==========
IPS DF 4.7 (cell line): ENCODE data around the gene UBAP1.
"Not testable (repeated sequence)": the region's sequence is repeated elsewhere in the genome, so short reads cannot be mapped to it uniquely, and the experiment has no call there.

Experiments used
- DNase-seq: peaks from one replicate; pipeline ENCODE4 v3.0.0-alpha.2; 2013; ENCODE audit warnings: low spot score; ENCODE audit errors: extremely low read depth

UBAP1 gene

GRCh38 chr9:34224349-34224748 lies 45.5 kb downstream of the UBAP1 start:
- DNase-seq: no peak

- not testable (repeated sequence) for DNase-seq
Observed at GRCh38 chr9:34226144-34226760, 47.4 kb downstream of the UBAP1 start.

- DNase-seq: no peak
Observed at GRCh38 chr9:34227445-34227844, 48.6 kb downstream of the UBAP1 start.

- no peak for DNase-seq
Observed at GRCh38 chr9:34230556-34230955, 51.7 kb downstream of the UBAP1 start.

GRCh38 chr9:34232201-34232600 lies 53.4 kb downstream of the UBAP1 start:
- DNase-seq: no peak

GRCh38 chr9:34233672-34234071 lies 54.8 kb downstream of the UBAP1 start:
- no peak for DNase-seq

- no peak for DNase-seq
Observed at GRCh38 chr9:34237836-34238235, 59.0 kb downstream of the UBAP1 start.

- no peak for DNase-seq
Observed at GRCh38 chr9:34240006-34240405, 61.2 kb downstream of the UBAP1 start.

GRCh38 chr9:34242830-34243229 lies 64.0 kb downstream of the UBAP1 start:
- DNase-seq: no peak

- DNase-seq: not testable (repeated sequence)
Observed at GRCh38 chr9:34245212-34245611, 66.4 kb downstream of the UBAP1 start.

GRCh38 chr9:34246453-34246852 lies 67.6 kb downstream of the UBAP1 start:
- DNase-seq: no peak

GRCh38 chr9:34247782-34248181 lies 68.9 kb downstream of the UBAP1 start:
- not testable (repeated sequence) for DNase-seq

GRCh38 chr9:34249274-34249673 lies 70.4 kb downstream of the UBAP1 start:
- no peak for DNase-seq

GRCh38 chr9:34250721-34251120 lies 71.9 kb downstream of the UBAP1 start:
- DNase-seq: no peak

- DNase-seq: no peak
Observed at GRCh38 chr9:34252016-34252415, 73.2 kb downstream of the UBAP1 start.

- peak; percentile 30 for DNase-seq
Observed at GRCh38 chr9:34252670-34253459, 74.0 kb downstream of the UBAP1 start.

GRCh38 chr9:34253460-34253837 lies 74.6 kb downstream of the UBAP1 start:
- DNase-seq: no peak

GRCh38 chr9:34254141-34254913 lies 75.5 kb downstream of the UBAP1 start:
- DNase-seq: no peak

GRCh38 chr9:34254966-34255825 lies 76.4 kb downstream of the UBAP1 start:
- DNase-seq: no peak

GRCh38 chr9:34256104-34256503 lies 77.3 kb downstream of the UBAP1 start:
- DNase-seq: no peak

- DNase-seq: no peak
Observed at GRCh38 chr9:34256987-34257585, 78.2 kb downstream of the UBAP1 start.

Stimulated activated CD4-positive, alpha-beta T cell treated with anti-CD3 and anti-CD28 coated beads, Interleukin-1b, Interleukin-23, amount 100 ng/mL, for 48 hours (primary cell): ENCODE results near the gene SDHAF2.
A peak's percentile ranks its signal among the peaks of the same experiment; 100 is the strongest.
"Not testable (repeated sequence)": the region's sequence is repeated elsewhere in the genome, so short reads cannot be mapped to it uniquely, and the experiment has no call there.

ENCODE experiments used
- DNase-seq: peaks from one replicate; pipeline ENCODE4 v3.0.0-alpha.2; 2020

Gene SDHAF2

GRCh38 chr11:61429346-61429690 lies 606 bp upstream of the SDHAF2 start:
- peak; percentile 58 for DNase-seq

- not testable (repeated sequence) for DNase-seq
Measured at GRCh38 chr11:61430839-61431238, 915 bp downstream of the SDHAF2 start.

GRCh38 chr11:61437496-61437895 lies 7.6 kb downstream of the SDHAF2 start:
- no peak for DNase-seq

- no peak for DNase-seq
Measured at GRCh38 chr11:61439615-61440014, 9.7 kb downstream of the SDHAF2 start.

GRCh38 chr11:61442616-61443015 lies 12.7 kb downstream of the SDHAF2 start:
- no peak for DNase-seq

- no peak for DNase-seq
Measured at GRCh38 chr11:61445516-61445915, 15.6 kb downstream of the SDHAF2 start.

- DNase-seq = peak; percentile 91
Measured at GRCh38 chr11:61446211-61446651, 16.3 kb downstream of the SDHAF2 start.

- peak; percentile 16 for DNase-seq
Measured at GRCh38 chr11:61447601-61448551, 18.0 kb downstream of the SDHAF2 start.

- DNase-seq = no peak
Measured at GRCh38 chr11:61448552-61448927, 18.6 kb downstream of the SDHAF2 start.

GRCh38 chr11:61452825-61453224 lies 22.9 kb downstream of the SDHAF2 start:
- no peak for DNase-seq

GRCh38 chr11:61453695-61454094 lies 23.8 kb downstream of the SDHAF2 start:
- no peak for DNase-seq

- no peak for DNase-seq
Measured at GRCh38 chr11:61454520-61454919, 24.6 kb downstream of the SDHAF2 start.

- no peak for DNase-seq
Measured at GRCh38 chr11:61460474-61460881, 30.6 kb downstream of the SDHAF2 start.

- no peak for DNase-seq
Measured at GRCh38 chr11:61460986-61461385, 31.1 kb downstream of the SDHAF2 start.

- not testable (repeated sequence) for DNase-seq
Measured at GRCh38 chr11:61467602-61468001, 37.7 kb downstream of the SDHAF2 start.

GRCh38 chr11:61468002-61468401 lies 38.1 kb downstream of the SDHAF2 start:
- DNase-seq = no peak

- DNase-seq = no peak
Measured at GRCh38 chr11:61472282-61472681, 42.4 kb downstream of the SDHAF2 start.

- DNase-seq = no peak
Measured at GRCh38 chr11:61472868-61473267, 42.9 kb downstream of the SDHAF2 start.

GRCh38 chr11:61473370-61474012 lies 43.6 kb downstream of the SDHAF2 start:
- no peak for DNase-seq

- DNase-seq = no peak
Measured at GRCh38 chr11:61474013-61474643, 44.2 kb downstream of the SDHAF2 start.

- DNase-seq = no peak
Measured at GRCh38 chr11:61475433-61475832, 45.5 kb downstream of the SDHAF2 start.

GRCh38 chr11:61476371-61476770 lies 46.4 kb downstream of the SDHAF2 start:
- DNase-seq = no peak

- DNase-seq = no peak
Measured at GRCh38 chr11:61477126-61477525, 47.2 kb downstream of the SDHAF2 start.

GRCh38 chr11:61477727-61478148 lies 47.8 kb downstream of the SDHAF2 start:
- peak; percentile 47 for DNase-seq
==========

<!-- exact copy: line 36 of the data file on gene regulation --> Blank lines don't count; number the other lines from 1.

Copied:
- peak; percentile 30 for DNase-seq